On Jan. 10, 2020, Peters wrote to AETC boss Lt. Gen. Brad Webb conveying the family’s concerns, and calling on the Air Force to ground all T-38C flights immediately. Peters pushed for the expedited replacement of the aircraft and for AETC to stop formation landing training.
“Based on the facts provided to me by the family, I agreed it was the right thing to do and I also felt strongly that the Air Force training pilots should cease flying in the T-38s,” Peters said in a statement to Air Force Magazine. “… We all acknowledge the inherent dangers involved in being an Air Force pilot. But if these planes are too old to be safe, then let’s get safer ones. If the Air Force needs money to replace them, they should ask Congress and I will be the first to push to get them funded.
“What the Air Force can do immediately is cease these formation landings. I asked the Air Force in January to do that; I hope they have.”
Webb, in a February response to Peters and the Wilkie family, wrote that “formation flying has been an integral part of military training and operations.”
“This has been the case throughout modern aviation and is built into the tactics, techniques, and procedures of current USAF platforms enabling increased survivability in combat and providing options for safe recoveries of aircraft during certain avionics malfunctions,” Webb wrote. “We continually assess operational and training requirements and we make adjustments to the syllabi as the requirements dictate. We frequently have syllabi re-writes and we consider all factors when doing so.”
However, Air Combat Command, in a statement, acknowledged that formation landings are rare and “typically only used during emergency situations.” However, formation approaches, without landing, are common in training once pilots enter the Combat Air Force.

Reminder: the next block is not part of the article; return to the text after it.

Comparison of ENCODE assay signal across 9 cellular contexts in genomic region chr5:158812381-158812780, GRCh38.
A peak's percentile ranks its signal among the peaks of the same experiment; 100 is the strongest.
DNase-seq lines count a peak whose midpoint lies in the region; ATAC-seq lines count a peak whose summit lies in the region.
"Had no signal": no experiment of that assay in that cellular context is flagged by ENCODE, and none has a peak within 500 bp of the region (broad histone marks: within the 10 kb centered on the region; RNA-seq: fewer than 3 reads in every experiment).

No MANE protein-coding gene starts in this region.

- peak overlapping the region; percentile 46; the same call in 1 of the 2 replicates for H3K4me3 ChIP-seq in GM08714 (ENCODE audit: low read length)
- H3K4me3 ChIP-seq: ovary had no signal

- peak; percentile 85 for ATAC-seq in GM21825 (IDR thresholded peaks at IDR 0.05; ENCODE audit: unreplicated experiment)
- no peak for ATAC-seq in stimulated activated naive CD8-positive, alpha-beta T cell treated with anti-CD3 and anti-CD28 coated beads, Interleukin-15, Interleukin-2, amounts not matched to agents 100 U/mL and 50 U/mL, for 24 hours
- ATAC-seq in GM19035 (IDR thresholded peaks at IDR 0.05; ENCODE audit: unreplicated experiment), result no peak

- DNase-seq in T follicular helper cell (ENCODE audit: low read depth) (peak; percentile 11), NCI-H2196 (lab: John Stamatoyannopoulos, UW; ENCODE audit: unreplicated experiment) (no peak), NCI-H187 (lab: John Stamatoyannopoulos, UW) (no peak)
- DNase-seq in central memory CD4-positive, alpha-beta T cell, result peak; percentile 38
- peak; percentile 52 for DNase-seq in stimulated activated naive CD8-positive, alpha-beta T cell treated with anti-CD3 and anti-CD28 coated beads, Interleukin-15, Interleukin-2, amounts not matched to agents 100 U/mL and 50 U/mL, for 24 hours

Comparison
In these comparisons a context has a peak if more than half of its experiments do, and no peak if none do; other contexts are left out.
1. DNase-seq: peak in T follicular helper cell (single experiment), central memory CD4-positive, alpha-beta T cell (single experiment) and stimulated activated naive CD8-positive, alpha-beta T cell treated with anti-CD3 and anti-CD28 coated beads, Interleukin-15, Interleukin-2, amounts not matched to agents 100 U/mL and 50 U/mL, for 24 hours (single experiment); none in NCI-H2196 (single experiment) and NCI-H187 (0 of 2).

The Wilkie family contends the service has not changed “rapidly enough given the adoption of new technologies.”
“Formation landing in a T-38 is an archaic holdover from days when jets and control towers didn’t have the capabilities that permeate aviation today,” the family said in a statement. “Air Force leadership must bring its jet pilot training mindset up to date and give sufficient weight to the obvious threat to pilot survival.”
While AETC has adjusted the syllabus, the command maintains the T-38 fleet is healthy and ready for current pilot training. The T-38C, the model involved in the mishap, has had 14 Class A mishaps, resulting in eight fatalities since 1998. However, the aircraft have received advanced avionics, service life extension program with engine updates, new ejection seats, and structural components, the command said. Each plane is maintained and inspected before going on the flying schedule with full nose-to-tail “phase” inspections every 450 flight hours.
“The Northrop T-38 has been an integral part of USAF undergraduate pilot training since 1962,” AETC said. “The aircraft’s safety and reliability has been improved continually since the 1980s. The T-38C is proven to be as safe as possible in training America’s young women and men.”